‘Why?’ so glum, chums? By Kyle Sparks THE DAILY CARDINAL

Alopecia, Why?’s 2008 breakout album, exposed the kind of naked wry cynicism its name implies. It was as brutal as it was honest, offering solace to others only in its own wisdom-induced depression. On their follow-up, Eskimo Snow, their songs conceal that cynicism like igloos or drifts. The intense attacks and disenfranchised rage are replaced by timid, fluttering pessimism. Why? is a lyrical group, but that’s never been a problem until Eskimo Snow. Musically, they’ve relied on hip hop-infused rhythms to propel Wolf’s abstract narratives and hopeless, anarchic rage. They take edgy, avant-garde hip hop a step farther, testing its limits with folk elements and rock inclinations. They exist in a very remote place, though, without overwhelming crossover appeal for either hip hop or folk fans. In accordance with their niche, there’s a high degree of correlation between musical success and lyrical triumph with Why?, sometimes sequestering an already divisive band into a subset within even its own fan base.

CD REVIEW

Eskimo Snow Why? Hip-hop pioneers didn’t have Lady Gaga samples or Rihanna’s backing vocals to mask their lazy rhymes, and thus were forced to record biting and sincere records out of fear of being exposed as a poser. By no means is Eskimo Snow reason to discredit Why?’s previous conquests, but it does show a distinct shift in focus. Wolf doesn’t rely so heavily on his lyrical prowess, but tries to incorporate more production value. Why? is effectually a cutting-edge hip-hop group that veered too far from their roots and made a pop album. Even as a pop album, Eskimo Snow still has a hard time establishing a strong identity. Musically, they stutter through verses that lack lyrical direction, often creating a highway collision of misplaced keys and inebriated rhythms. Occasionally they manage to gather the speed to steer through an accomplished chorus, but usually the pieces of upholstery fall in the same ditch as the crushed exterior. They channel Mark Mothersbaugh, but don’t have the delicate touch to quite pull off his earnest playfulness. They try their hand at thundrous percussion, but they’re too meek to muster the appropriate force. Why? get their pop sound best when they marry crescendoing bass-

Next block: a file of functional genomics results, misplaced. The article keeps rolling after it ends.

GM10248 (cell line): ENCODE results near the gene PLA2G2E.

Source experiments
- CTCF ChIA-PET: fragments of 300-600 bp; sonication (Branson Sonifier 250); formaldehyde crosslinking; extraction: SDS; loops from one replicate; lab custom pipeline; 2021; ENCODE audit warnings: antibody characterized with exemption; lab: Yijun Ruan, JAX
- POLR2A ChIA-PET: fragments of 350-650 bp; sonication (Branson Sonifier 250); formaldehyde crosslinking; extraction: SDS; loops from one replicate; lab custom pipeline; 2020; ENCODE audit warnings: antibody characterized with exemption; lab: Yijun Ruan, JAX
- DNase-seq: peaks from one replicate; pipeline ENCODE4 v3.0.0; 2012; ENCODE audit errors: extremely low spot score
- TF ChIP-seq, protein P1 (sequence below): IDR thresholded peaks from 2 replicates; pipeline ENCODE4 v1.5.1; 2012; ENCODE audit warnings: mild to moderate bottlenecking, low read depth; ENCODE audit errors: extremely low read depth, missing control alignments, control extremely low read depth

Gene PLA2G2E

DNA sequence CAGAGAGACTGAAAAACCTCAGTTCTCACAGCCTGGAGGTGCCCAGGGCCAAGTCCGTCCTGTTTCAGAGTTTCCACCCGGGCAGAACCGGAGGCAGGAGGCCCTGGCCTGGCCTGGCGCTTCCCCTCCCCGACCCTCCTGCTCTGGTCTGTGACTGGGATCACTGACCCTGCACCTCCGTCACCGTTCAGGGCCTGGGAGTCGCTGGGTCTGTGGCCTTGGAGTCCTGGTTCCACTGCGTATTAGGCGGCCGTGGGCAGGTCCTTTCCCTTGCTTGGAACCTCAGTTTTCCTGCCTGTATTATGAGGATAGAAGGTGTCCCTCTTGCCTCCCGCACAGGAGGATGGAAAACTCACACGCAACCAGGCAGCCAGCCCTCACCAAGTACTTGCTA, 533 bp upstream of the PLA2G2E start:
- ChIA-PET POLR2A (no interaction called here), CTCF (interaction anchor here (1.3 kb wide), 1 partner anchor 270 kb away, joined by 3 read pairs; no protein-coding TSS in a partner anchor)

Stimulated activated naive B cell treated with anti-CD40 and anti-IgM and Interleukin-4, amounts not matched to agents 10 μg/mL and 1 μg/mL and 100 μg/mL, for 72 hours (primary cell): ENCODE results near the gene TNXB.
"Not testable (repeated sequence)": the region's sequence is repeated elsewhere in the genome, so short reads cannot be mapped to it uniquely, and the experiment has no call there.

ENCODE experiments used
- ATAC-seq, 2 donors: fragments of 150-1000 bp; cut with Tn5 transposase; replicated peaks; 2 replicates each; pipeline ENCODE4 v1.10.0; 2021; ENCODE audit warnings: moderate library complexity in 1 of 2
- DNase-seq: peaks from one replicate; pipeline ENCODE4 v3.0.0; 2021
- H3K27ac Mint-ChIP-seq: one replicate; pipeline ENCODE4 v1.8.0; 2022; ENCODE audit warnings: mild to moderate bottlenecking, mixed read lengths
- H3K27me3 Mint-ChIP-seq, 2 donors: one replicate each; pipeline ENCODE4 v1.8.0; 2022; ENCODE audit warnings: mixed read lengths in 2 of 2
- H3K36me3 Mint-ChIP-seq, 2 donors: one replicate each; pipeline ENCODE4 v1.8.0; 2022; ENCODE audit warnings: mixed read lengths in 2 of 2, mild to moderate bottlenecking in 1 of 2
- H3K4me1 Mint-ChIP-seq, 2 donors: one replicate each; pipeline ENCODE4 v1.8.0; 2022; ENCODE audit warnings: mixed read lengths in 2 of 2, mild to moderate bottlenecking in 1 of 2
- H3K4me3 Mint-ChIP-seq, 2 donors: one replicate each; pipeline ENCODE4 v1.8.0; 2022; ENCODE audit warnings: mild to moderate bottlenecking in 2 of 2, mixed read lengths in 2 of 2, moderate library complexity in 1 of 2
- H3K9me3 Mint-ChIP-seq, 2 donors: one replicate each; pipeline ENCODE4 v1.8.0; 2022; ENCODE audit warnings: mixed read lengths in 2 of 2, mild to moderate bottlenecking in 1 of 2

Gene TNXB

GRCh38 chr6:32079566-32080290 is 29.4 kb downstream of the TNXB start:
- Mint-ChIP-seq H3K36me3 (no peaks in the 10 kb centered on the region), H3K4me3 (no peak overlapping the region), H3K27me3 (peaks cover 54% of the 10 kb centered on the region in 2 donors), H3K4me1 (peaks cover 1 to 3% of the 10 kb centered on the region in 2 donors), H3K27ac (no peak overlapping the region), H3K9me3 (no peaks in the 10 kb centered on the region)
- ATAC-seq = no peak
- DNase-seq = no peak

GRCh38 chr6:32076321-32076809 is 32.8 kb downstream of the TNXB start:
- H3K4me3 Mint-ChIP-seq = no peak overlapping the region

and-drums with frenetic keyboards until they let the bottom fall out and carve out their own groove. However, that’s an unsustainable formula. After carving enough, they climb a mountain only to see the bottom fall out entirely. Or, without the tired crescendo, they inhabit a flatland that doesn’t offer the amusement of a parking lot carnival. Eskimos have a diverse vocabulary

of words that mean “snow” in all its different forms. Each word takes a different meaning the way a Swiss Army knife takes on multiple functions. Snow is their lifeblood, and the many variations of the word demonstrate the myriad utilities it serves, each instrumental to their survival. Unfortunately, in Why?’s case, Eskimo Snow is nothing but a bunch of different ways to say hardly anything.


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Rhyme Crime. No word in the English language rhymes with “month.” dailycardinal.com/comics

Wednesday, September 23, 2009